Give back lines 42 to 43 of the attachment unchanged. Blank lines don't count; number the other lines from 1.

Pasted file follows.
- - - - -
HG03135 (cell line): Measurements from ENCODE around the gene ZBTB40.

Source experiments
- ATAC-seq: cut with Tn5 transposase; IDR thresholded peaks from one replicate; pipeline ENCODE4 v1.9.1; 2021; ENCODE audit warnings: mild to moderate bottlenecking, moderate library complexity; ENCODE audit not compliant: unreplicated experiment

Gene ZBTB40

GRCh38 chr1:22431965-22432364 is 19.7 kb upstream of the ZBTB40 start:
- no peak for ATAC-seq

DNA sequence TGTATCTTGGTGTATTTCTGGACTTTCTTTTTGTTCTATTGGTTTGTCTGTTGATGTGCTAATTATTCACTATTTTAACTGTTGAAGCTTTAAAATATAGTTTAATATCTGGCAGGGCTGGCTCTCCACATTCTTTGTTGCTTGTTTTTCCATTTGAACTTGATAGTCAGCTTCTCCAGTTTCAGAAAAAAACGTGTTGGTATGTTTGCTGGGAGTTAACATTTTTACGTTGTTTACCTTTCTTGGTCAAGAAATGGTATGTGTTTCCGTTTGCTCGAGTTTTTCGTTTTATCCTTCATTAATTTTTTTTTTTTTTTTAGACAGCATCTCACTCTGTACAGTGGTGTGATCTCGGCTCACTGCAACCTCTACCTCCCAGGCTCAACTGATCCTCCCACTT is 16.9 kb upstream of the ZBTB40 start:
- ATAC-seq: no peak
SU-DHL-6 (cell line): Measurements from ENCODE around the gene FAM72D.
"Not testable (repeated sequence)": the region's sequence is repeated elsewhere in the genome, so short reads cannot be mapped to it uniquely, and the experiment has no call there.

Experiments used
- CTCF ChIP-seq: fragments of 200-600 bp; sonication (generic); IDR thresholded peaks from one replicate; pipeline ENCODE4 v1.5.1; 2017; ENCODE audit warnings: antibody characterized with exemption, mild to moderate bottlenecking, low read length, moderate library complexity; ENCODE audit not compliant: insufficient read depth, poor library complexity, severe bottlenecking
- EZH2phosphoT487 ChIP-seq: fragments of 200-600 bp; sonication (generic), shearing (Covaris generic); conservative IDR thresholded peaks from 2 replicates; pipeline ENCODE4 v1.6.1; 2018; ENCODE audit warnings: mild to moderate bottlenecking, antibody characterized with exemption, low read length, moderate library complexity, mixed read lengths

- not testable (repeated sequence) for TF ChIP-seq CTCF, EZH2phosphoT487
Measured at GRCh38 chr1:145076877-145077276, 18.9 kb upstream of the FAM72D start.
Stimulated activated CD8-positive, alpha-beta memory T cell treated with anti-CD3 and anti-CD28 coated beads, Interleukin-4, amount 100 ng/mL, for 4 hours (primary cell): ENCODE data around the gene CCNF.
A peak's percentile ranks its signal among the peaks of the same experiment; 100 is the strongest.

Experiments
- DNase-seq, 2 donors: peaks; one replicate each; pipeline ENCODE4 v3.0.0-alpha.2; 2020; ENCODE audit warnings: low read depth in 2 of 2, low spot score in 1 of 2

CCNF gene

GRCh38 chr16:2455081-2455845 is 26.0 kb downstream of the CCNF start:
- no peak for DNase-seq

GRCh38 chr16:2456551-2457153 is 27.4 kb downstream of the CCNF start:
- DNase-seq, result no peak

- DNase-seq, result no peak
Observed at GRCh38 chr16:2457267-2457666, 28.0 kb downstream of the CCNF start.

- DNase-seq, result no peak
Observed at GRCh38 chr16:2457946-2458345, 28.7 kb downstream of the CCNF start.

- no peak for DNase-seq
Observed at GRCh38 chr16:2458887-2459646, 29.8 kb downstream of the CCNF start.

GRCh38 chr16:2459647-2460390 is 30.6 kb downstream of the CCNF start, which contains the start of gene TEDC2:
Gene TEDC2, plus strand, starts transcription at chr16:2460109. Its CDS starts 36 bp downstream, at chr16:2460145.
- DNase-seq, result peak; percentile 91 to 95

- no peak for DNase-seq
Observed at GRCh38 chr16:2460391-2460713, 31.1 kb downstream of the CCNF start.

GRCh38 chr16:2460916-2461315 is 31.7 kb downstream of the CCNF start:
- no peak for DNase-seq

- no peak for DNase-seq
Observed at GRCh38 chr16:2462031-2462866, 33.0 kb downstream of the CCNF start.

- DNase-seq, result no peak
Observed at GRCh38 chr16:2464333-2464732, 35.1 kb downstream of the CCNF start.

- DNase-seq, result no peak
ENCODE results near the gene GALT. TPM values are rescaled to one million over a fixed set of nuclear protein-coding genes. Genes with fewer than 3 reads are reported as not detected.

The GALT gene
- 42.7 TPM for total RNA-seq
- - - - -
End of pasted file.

- DNase-seq, result no peak
ENCODE results near the gene GALT. TPM values are rescaled to one million over a fixed set of nuclear protein-coding genes. Genes with fewer than 3 reads are reported as not detected.